Grate the raw potato, fennel and onion coarsely.   Use a medium sized hole and try to get the strips as long as possible.   Place them all in a clean tea towel and squeeze out as much moisture as possible.   I put them all in the middle of the towel, make a ball, and twist the edges of the tea towel around to make a little package.   With one hand, twist the free ends as tightly as you can.   Squeeze the moisture out of the ball with the other.   When you think you have gotten as much as you can, squeeze again!!  Aaand again!  Let it sit for two minutes, and squeeze once more!  The mixture will not work if there is too much water.Place the mixture in a bowl and season well with pepper, and a little of the chopped herbs if you like.  You can fry these on a pan, or bake in the oven for a healthier recipe.   To fry, heat a good amount of oil in a pan on high heat.   Reduce the heat to medium after a minute or two.  Take a heaped tablespoon of the of the mixture and place in the hot oil.   Push down hard several times with a spatula to make a flat compacted cake.   If you have a chef’s ring, these are useful to help form the rostis and keep their shape.   Push down regularly for even browning and flip once one side is browned.  Make sure that they are cooked through -this will depend on how thick your rosti is.   You could also lightly brown both sides and then finish in an oven at 170 degrees Celsius if your mixture is not holding together well (did you squeeze like I told you?! :-) ).  For a healthier option with less oil, you can oven bake completely. Form the rostis on an oiled baking tray and bake at 170 degrees Celsius for about thirty minutes until crisping.Serve with the white bean herb mash -simply lightly fry some onion and garlic in a pan, add some cooked beans (white beans are nice with this), season and add plenty of fresh rosemary and thyme.  Mash the beans and cook on a low heat until warmed through.

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Red Quinoa, Mixed Bean & Spinach Burgers



These burgers are a variation of my quinoa, kidney bean and roasted red pepper burgers.  You can view that recipe here.  I like having a supply of these in the freezer so that I have something quick but very nutritious handy if I don’t feel like making a more elaborate meal or if I am already too starving to cook!  They can be heated quickly and I pair them with whatever I have handy -a bun and salad, potatoes and veg, spelt pasta, sweet potatoes fries, whatever’s there!


  • 1/2 cup red quinoa, rinsed
  • 1 cup water
  • 1 drained can mixed beans (I used haricot beans brown beans and chickpeas)
  • 1 handful young spinach leaves
  • 1 small onion
  • 2 cloves garlic
  • 1 tsp dried oregano
  • 2-3 tsp dried chilli powder
  • 1 tbsp milled chia seed

Prepare the chia gel by mixing the chia seeds with 3 tbsp water in a bowl and allow it to stand for 15 minutes.  Bring the quinoa to the boil in the water, then cover and let simmer on a very low heat for 15 minutes.   Dice the onion, garlic and spinach in to very small pieces.  I used a food processor for this as I hate chopping!  Mash the beans. You can leave some of them whole if you like, for a chunkier texture.  Mix all of the ingredients together, along with the chia gel.  The gel will act as a binder and is a great alternative to egg in recipes such as these where the purpose is binding.  Remember that the binding properties of every recipe will differ slightly depending on how much moisture you leave in the quinoa, or how juicy your spinach leaves are!  You may have to use more binder or spend more time forming the burgers if your mix turned out wetter than mine.  Divide the mix in to burgers or balls, and allow to set in the fridge for 30 minutes. This step can be omitted if you are in a hurry, but they will keep their form better when cooking if you allow them to set.  Shallow fry for several minutes or bake for about 15-20 minutes at 200 degrees celsius.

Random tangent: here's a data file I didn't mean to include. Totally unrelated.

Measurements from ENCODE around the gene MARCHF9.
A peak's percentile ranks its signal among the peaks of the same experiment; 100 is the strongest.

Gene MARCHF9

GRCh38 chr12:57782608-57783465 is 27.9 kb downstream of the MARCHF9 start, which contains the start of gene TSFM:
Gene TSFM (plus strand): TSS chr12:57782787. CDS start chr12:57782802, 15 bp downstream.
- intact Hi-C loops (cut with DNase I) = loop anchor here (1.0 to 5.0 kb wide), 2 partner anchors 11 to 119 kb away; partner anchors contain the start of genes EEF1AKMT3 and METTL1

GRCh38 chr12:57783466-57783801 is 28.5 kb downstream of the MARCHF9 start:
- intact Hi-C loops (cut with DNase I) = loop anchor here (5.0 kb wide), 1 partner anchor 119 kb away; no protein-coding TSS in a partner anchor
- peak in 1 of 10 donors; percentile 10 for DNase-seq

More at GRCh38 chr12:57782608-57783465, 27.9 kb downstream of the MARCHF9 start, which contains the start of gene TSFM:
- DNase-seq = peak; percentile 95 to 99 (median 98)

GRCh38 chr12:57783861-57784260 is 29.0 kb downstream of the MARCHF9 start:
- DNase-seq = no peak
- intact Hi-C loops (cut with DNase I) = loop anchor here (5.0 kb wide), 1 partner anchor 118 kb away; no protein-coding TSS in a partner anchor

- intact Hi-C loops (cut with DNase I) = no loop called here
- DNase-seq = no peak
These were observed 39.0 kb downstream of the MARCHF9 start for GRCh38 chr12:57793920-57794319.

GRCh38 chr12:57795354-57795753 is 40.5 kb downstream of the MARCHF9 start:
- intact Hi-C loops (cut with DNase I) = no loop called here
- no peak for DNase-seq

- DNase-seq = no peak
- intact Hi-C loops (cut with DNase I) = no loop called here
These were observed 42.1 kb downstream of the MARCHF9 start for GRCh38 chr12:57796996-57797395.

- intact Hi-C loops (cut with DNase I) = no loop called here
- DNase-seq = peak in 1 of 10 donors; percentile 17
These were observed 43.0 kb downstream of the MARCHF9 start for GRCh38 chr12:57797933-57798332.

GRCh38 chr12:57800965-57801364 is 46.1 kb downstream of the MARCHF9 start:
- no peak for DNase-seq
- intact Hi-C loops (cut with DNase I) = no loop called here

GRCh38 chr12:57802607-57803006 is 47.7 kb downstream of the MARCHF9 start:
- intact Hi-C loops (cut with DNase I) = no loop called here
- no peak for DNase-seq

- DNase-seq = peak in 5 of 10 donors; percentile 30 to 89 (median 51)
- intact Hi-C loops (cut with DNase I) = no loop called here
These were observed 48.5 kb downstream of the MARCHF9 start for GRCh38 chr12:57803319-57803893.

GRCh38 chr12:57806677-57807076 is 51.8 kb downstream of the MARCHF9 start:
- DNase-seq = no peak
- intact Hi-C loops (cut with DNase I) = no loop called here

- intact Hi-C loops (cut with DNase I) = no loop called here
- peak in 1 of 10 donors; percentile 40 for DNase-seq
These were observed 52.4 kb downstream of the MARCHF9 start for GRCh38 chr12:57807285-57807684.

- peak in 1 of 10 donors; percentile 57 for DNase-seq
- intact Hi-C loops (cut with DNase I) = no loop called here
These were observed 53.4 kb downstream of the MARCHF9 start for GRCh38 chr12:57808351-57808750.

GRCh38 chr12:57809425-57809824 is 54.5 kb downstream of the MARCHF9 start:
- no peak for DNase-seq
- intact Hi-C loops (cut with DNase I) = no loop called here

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Fakes -Greek Lentil Soup



This is yet another recipe inspired by my memories of the delicious food on the Greek islands.   I made this last night when I was trying to convince myself to go out for a run in the freezing cold after work.  My 5km run is in two and a half weeks but I haven’t yet reached my 5km target.  I thought that knowing there would be a delicious hot bowl of soup waiting for me when I get back might make it a bit easier to get out the door!  It worked and I ended up running for 3.8km, my farthest yet, so I am nearly at my goal!  :-D

This is my own version of the traditional greek soup called Fakes.  It is one of my favourite soups and I make it a lot throughout the winter.  Fakes traditionally includes a lot of olive oil and some vinegar.  Both flavours compliment each other to give both a richness and a tangyness.  This would more traditionally be made with brown lentils, so you can try using brown or green if you’d prefer.   I always use red for this as I just love the red variety, but they do produce a soup with less ‘bite’ compared to one made with the brown variety.  Experiment and see which you prefer!  I also use apple cider vinegar rather than the more traditional red wine vinegar, generally just because I always have apple cider vinegar in my cupboard!   But red wine vinegar is great in it as well.  You can try out using balsamic vinegar instead if you think you might like it, but I feel balsamic vinegar doesn’t compliment the flavour of the soup as it is too strong and heavy.  The lentils make this a very filling, nutritious soup, full of protein, fibre, iron and potassium.  Along with a salad and some nice bread, this could be a meal in itself.


  • 200g lentils, soaked
  • 2 onions, diced
  • 3-4 cloves garlic, minced
  • 400g can chopped tomoatoes
  • 2 bay leaves
  • 1 tsp dried oregano
  • 7 tbsp extra virgin olive oil
  • 2-3 tbsp vinegar

Fry the onions and garlic for about five minutes, then add the lentils, tomatoes, bay leaves and oregano.  Pour in 1 litre of boiling water and season with salt and pepper.  Bring the soup to the boil and then simmer over a low heat until the lentils are tender.  This will vary from 25 – 45 minutes depending on which variety of lentils you use.  If necessary, add a little more water to get the consistency which you prefer.  Take the soup off the boil and stir in the olive oil and the vinegar.